Figure 2. Primary energy consumption per capita (gigajoule per capita). Source: developed by the authors based on statistical data [28].
Figure 2. Primary energy consumption per capita (gigajoule per capita). Source: developed by the authors based on statistical data [28].
Energies 13 05797 g002
Figure 3. The world’s proved oil reserves (billion tons). Source: developed by the authors based on statistical data [28].
Figure 3. The world’s proved oil reserves (billion tons). Source: developed by the authors based on statistical data [28].
Energies 13 05797 g003
Figure 4. Global oil production (thousand barrels per day). Source: developed by the authors based on statistical data [28].
Figure 4. Global oil production (thousand barrels per day). Source: developed by the authors based on statistical data [28].
Energies 13 05797 g004
Figure 5. Energy dependence matrix classifying countries into four quadrants based on the integrative analysis of multiple indicators. Source: developed by the authors.
Figure 5. Energy dependence matrix classifying countries into four quadrants based on the integrative analysis of multiple indicators. Source: developed by the authors.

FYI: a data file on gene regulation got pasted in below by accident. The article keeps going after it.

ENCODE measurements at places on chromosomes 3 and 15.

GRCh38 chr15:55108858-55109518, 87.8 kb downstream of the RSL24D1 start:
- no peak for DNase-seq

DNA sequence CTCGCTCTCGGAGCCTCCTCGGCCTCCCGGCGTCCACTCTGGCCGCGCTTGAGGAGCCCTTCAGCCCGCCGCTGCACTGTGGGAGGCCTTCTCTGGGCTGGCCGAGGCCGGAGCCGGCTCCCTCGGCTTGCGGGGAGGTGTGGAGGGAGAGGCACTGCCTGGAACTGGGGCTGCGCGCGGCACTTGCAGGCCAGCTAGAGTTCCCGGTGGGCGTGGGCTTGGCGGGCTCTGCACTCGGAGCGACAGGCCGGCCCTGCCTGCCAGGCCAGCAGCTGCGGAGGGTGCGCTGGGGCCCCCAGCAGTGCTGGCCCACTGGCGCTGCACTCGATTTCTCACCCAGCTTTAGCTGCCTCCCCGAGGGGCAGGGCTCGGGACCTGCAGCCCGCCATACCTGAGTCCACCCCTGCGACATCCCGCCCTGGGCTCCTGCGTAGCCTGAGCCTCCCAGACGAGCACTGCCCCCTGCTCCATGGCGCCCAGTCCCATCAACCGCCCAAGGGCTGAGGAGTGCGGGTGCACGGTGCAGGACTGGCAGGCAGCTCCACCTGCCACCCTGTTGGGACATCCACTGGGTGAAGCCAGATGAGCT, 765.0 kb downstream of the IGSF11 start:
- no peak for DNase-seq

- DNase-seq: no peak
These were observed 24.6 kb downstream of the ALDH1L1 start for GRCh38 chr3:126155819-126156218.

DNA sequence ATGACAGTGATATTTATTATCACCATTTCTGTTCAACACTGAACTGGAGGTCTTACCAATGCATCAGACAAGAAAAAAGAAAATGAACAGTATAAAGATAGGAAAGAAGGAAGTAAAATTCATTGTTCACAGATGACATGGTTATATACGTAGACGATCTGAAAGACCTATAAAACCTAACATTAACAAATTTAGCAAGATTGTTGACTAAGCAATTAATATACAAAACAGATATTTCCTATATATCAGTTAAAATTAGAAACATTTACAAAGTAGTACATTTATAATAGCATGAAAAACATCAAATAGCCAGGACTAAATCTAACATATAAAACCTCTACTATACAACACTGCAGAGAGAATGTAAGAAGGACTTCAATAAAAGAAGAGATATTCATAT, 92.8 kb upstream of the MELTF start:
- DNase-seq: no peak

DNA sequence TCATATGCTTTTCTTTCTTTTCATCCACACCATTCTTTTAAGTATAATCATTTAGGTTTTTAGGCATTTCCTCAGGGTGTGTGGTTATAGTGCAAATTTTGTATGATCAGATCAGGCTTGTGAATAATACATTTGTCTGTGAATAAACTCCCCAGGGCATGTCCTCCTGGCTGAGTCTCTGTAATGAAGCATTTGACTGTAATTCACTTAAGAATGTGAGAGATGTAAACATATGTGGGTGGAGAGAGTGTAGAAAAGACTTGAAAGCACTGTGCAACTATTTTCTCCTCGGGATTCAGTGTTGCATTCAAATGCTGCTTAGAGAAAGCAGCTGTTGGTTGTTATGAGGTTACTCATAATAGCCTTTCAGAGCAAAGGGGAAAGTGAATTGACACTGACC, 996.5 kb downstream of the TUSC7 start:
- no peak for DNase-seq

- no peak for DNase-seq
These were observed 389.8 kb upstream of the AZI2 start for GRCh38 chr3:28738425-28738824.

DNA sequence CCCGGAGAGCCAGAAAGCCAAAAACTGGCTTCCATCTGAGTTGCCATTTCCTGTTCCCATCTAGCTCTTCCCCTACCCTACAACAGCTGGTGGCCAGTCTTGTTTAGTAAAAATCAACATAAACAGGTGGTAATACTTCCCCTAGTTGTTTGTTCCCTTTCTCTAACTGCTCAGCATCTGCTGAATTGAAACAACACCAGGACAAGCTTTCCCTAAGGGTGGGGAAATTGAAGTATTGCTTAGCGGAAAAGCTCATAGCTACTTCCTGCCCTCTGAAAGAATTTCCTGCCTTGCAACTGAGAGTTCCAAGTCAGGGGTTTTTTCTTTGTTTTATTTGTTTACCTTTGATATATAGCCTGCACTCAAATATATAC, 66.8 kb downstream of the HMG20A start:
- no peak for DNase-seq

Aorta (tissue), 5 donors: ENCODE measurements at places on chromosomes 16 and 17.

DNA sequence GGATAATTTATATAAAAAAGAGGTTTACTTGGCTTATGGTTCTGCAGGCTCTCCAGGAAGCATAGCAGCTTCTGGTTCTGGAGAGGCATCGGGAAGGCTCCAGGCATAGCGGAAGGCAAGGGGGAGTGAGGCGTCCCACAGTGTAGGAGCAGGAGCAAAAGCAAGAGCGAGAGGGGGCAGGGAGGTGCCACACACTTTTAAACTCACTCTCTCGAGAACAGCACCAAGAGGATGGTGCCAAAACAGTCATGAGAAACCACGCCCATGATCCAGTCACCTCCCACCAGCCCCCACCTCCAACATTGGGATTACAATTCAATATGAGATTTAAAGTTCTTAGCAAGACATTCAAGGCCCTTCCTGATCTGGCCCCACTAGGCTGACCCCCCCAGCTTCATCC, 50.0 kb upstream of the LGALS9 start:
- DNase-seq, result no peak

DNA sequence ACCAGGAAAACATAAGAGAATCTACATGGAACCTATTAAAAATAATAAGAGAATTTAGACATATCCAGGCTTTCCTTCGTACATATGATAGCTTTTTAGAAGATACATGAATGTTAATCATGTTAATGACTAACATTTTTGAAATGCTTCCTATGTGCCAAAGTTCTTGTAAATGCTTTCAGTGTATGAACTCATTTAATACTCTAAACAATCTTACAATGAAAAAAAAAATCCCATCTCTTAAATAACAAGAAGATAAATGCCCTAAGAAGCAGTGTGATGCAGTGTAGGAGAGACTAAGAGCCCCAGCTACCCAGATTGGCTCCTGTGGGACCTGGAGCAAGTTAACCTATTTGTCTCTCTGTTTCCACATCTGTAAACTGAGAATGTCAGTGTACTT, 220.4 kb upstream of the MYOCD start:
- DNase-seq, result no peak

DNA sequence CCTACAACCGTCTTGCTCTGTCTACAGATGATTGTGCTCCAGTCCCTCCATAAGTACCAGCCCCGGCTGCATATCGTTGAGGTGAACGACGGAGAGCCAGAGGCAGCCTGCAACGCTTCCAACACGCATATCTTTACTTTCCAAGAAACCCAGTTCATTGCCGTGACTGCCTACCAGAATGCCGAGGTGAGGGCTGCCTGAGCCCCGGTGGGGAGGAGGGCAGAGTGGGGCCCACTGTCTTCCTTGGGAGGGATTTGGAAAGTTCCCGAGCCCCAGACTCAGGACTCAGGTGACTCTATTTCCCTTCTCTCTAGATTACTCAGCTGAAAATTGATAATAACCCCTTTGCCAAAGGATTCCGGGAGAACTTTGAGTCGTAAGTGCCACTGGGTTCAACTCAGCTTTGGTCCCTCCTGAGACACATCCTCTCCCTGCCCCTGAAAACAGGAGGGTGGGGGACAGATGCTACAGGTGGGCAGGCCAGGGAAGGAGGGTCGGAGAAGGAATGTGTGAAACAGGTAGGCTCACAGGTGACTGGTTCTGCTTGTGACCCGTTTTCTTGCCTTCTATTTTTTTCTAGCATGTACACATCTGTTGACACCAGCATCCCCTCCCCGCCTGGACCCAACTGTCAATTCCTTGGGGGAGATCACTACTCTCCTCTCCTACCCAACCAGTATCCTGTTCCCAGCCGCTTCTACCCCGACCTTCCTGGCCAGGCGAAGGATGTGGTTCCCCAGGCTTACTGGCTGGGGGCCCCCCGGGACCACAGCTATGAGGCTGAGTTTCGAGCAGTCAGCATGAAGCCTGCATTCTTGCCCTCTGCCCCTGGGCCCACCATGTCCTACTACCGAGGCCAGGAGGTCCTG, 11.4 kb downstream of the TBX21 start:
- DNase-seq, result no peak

Energies 13 05797 g005
Figure 6. Energy dependence forecasts up to 2025 and 2030 for the least energy-dependent countries. Source: developed by the authors.
Figure 6. Energy dependence forecasts up to 2025 and 2030 for the least energy-dependent countries. Source: developed by the authors.
Energies 13 05797 g006
Figure 7. Energy dependence forecasts up to 2025 and 2030 for promising countries. Source: developed by the authors.
Figure 7. Energy dependence forecasts up to 2025 and 2030 for promising countries. Source: developed by the authors.
Energies 13 05797 g007
Figure 8. Energy dependence forecasts up to 2025 and 2030 for the most energy-dependent countries. Source: developed by the authors.
Figure 8. Energy dependence forecasts up to 2025 and 2030 for the most energy-dependent countries. Source: developed by the authors.
Energies 13 05797 g008
Table 1. Pairwise correlation coefficients describing the relationship between the GDP energy intensity, energy consumption, and other factors under study.
Table 1. Pairwise correlation coefficients describing the relationship between the GDP energy intensity, energy consumption, and other factors under study.
YXPairwise Correlation CoefficientsCorrelationEquation